That’s one reason why hearing Forget The Hate this morning left me feeling almost giddy. Mooney’s passion, his playing and singing, drives this song into territorial high ground, a place reserved for those who have seen and now have no choice but to speak out about what they have witnessed and what they know to be true. Listening and watching Forget The Hate is an enlightening experience. The energy in Forget The Hate is exactly what I would expect from Tom Mooney – fast, furious, unsinkable. This song, this music, this Tom Mooney is the real deal.
Read the full Raging Artist article by Hesh Rephun here. 100% of the profits from the single will go to support our troops and veterans. Info will be posted on Tom Mooney’s Forget The Hate Facebook page. Right on Tom Mooney – You ROCK!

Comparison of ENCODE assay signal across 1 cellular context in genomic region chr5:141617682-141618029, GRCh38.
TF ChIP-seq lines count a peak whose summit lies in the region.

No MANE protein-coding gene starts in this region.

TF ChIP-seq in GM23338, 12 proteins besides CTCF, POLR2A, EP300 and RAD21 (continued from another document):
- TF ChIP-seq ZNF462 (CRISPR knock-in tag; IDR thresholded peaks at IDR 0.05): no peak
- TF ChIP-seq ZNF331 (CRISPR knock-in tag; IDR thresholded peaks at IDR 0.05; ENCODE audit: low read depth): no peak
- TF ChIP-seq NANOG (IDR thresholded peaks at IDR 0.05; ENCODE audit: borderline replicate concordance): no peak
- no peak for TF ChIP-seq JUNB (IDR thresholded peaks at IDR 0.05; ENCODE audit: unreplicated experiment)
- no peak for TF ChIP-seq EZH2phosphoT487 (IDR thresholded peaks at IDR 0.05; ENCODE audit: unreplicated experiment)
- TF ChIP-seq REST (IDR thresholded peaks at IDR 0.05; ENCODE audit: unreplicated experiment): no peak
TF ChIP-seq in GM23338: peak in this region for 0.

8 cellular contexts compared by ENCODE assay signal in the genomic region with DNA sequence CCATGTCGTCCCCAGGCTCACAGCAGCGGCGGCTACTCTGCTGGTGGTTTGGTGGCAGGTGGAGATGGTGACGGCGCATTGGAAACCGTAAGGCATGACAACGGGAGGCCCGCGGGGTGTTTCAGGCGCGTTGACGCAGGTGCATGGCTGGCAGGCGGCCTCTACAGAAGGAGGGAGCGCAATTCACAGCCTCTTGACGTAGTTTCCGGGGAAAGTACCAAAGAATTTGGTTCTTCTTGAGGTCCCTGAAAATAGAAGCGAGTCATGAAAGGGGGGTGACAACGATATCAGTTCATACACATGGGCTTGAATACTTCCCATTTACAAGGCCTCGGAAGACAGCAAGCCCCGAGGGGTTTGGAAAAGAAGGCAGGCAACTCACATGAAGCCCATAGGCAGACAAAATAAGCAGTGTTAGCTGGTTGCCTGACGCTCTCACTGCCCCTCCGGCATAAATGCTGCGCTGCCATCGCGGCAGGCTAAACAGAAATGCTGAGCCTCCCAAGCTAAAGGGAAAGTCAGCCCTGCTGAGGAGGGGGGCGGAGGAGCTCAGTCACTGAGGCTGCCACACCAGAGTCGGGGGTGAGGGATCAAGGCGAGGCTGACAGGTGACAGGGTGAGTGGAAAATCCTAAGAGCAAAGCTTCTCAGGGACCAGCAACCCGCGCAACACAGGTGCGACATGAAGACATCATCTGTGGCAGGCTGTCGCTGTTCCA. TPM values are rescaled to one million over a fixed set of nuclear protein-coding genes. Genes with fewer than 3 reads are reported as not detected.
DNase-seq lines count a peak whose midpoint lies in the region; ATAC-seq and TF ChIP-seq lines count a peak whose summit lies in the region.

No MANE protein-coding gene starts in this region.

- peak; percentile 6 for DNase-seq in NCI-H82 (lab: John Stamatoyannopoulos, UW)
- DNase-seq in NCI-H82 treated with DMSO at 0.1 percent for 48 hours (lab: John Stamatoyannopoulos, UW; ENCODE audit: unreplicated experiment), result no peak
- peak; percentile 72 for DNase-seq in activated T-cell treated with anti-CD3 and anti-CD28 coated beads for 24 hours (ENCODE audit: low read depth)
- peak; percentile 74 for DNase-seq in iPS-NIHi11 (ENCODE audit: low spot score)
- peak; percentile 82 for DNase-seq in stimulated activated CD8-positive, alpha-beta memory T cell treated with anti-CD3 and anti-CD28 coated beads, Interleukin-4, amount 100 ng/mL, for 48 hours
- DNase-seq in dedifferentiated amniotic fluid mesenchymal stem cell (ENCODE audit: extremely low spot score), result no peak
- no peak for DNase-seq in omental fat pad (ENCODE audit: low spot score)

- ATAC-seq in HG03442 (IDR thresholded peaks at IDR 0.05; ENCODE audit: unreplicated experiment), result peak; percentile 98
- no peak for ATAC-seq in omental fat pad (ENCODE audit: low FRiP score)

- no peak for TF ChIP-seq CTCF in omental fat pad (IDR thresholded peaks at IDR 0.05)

April 5, 2012
TOM MOONEY – ‘Forget The Hate’ – Song on Bandcamp
TOM MOONEY – ‘Forget The Hate’ / Video onYou Tube
Goth girl sports a new tattoo
Black ink from a painful tool
That girl chain drinks through her high-jinx
It’s the only thing that funk can do
Plays her upright bass in a parking space
While your car is broken into
And your heart is broken in two
What the funk does it matter
Goth girl jokes but it’s no laughing matter
Turns you on then turns on you
What the funk does it matter
“Only the dead have seen the end of war,” a quote from George Santayana, reflects the message of LIES IN HIGH FIDELITY, a song from THE CHEETERS debut album of the same name. The Cheeters are Gunter Vile, Dietrich Von Bone (aka Jamie Cohen), and Andy Kravitz (Klaus Kurtz).
Another day been broken
Asylum doors are open